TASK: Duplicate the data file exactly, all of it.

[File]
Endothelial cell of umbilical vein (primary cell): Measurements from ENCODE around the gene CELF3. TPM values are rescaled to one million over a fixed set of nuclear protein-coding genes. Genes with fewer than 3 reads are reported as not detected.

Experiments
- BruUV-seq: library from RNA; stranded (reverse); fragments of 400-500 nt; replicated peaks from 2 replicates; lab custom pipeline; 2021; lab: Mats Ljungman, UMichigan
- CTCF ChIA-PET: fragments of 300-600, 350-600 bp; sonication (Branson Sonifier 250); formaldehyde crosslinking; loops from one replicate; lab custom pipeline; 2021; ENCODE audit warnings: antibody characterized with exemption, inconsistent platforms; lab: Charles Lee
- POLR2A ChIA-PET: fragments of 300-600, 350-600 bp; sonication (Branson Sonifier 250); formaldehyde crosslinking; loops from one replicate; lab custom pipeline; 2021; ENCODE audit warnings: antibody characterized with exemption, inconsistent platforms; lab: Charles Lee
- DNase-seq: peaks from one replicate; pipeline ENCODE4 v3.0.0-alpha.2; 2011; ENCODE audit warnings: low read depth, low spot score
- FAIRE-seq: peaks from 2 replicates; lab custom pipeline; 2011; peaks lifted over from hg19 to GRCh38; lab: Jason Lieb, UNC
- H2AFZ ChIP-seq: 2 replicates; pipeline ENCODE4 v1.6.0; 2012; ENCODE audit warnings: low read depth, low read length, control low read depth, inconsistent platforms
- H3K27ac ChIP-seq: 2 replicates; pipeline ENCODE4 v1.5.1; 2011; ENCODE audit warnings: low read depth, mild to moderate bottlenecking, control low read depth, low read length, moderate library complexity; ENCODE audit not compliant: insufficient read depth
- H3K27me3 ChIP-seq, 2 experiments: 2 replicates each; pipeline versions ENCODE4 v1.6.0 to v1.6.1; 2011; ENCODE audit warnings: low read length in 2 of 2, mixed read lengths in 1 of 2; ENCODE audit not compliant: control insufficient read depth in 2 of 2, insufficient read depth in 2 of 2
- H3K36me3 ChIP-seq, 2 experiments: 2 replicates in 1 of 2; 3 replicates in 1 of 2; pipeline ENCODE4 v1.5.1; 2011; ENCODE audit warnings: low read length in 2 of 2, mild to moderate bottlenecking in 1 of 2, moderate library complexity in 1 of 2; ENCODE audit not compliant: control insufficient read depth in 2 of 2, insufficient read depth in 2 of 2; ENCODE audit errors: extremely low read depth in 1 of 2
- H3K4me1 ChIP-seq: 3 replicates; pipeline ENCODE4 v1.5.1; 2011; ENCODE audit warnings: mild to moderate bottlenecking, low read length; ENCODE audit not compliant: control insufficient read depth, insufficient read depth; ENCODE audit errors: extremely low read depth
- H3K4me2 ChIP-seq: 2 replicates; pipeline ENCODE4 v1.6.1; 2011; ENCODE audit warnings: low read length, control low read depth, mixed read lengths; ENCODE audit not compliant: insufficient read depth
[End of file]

Endothelial cell of umbilical vein (primary cell): Measurements from ENCODE around the gene CELF3. TPM values are rescaled to one million over a fixed set of nuclear protein-coding genes. Genes with fewer than 3 reads are reported as not detected.

Experiments
- BruUV-seq: library from RNA; stranded (reverse); fragments of 400-500 nt; replicated peaks from 2 replicates; lab custom pipeline; 2021; lab: Mats Ljungman, UMichigan
- CTCF ChIA-PET: fragments of 300-600, 350-600 bp; sonication (Branson Sonifier 250); formaldehyde crosslinking; loops from one replicate; lab custom pipeline; 2021; ENCODE audit warnings: antibody characterized with exemption, inconsistent platforms; lab: Charles Lee
- POLR2A ChIA-PET: fragments of 300-600, 350-600 bp; sonication (Branson Sonifier 250); formaldehyde crosslinking; loops from one replicate; lab custom pipeline; 2021; ENCODE audit warnings: antibody characterized with exemption, inconsistent platforms; lab: Charles Lee
- DNase-seq: peaks from one replicate; pipeline ENCODE4 v3.0.0-alpha.2; 2011; ENCODE audit warnings: low read depth, low spot score
- FAIRE-seq: peaks from 2 replicates; lab custom pipeline; 2011; peaks lifted over from hg19 to GRCh38; lab: Jason Lieb, UNC
- H2AFZ ChIP-seq: 2 replicates; pipeline ENCODE4 v1.6.0; 2012; ENCODE audit warnings: low read depth, low read length, control low read depth, inconsistent platforms
- H3K27ac ChIP-seq: 2 replicates; pipeline ENCODE4 v1.5.1; 2011; ENCODE audit warnings: low read depth, mild to moderate bottlenecking, control low read depth, low read length, moderate library complexity; ENCODE audit not compliant: insufficient read depth
- H3K27me3 ChIP-seq, 2 experiments: 2 replicates each; pipeline versions ENCODE4 v1.6.0 to v1.6.1; 2011; ENCODE audit warnings: low read length in 2 of 2, mixed read lengths in 1 of 2; ENCODE audit not compliant: control insufficient read depth in 2 of 2, insufficient read depth in 2 of 2
- H3K36me3 ChIP-seq, 2 experiments: 2 replicates in 1 of 2; 3 replicates in 1 of 2; pipeline ENCODE4 v1.5.1; 2011; ENCODE audit warnings: low read length in 2 of 2, mild to moderate bottlenecking in 1 of 2, moderate library complexity in 1 of 2; ENCODE audit not compliant: control insufficient read depth in 2 of 2, insufficient read depth in 2 of 2; ENCODE audit errors: extremely low read depth in 1 of 2
- H3K4me1 ChIP-seq: 3 replicates; pipeline ENCODE4 v1.5.1; 2011; ENCODE audit warnings: mild to moderate bottlenecking, low read length; ENCODE audit not compliant: control insufficient read depth, insufficient read depth; ENCODE audit errors: extremely low read depth
- H3K4me2 ChIP-seq: 2 replicates; pipeline ENCODE4 v1.6.1; 2011; ENCODE audit warnings: low read length, control low read depth, mixed read lengths; ENCODE audit not compliant: insufficient read depth